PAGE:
- Red Flags on Income Tax Deductions
- 65 and Over Property Tax Benefits in North Carolina
- What Are Pre-Tax and After-Tax Deductions?
- Do We Have to Pay Taxes on Our Pension Withdrawal if We Are Over 67 Years Old?
- What Pre-tax Deductions are Not Subject to Federal Tax?
- How to Recover a Tax Deduction From a Previous Year
Taxpayers over age 65 often live on fixed incomes and spend more on certain expenses, such as medical and dental care. For this reason, the Internal Revenue Service offers certain tax breaks designed specifically for them. These tax breaks include both deductions and tax credits.
If you are over 65 and you take the standard deduction instead of itemizing, you may be entitled to a higher deduction amount. You can also claim this higher deduction if your spouse is 65 or older. However, you can't claim a higher deduction amount for any other individual over 65, even if the person qualifies as a dependent. If you qualify for a higher standard deduction, claim it on line 40 of Form 1040.
Credit for the Elderly
Taxpayers age 65 or older may be able to qualify for the credit for the elderly. To claim this credit, you must have been 65 by the end of the tax year. The IRS considers you to be age 65 by the end of the year if your 65th birthday is sometime during the year or on Jan. 1 of the following year. Individuals under age 65 may also be able to qualify for this credit if they are retired and receiving taxable disability income.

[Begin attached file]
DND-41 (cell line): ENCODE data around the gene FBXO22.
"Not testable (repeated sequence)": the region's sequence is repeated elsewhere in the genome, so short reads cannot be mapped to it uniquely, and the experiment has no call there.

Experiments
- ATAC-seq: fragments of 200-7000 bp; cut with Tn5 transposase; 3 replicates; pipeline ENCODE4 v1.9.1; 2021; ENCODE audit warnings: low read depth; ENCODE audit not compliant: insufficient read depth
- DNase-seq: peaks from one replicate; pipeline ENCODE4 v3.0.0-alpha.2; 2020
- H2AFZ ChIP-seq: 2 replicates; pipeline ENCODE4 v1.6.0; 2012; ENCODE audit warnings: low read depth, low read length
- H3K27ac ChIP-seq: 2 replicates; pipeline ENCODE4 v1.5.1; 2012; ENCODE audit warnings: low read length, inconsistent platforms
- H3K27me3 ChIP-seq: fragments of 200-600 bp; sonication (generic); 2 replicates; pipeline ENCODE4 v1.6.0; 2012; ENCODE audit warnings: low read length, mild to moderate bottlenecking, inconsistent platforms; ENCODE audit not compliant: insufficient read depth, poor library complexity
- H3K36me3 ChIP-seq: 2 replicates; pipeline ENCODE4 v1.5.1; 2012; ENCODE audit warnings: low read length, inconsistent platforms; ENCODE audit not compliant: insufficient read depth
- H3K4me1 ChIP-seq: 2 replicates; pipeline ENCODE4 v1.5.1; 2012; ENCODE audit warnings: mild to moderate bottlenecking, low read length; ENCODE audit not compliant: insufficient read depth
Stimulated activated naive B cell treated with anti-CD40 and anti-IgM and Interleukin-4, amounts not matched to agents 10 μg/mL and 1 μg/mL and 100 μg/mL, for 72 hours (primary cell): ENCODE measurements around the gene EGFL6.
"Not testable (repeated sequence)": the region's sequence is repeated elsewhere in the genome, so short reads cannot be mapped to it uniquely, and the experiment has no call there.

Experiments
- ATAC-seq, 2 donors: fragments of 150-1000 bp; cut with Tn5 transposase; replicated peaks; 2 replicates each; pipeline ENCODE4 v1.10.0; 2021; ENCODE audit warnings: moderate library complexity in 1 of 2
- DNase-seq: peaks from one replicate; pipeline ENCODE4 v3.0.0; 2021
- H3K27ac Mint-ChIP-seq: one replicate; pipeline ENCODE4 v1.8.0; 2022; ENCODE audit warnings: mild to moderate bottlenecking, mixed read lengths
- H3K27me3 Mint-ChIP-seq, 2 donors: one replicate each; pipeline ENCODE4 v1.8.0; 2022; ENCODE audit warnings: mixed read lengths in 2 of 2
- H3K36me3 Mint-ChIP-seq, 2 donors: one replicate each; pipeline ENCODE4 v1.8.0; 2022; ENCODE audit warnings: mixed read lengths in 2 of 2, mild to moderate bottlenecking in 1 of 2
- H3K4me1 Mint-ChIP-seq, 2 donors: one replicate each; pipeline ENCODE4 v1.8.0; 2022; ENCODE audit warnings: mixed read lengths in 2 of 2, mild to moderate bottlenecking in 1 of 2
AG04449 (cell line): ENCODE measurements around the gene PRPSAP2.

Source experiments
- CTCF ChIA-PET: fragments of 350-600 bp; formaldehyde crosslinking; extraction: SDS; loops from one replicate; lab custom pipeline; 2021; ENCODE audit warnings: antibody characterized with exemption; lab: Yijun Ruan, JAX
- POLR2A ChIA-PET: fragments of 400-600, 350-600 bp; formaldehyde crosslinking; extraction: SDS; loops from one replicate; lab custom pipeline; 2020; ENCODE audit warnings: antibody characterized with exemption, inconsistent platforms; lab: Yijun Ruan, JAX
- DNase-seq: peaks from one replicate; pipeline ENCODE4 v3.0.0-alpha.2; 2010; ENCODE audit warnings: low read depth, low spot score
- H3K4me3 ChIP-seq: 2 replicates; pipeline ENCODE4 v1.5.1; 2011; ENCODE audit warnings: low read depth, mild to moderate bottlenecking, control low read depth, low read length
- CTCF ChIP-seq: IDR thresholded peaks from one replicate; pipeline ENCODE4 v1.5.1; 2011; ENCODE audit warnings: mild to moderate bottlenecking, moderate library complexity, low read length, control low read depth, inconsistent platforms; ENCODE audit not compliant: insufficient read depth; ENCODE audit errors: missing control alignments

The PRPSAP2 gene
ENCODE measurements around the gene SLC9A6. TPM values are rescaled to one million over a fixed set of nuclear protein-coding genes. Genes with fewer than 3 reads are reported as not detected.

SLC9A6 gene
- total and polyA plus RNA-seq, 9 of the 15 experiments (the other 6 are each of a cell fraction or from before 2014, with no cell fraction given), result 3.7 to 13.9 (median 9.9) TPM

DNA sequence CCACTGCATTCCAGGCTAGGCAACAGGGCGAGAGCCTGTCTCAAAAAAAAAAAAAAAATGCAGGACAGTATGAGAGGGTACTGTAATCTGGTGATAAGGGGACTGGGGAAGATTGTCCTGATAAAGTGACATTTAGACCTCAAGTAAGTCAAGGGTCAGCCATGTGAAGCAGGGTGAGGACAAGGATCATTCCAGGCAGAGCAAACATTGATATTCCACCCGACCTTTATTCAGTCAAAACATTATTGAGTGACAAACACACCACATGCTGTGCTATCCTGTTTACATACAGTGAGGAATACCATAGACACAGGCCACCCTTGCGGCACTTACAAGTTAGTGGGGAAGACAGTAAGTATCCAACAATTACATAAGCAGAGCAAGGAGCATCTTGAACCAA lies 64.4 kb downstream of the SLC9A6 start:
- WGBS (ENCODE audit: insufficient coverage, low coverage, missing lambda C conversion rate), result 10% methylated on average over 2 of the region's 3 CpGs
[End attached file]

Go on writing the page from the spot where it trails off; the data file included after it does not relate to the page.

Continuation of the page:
Child and Dependent Care Credit
Elderly taxpayers sometimes require professional in-home care. If you pay for professional in-home care so that someone else in the household can work, you may be able to qualify for the child and dependent care credit. To claim this credit, the person receiving the care must qualify as the dependent of the person who pays for it, or the two individuals must be married. If you qualify for the credit, you can claim up to 35 percent of the expenses you pay during the year.
Individuals over age 65 can also qualify for other common deductions, such as the medical expenses deduction, which allows you to deduct expenses that exceed 7.5 percent of your adjusted gross income. This threshold rises to 10 percent for the 2013 tax year but stays the same until 2016 for those over 65. However, many deductions require the taxpayer to itemize. If you itemize, you won't be able to claim the higher standard deduction amount available to taxpayers over 65. Calculate your taxes both ways to determine which results in the lowest tax obligation.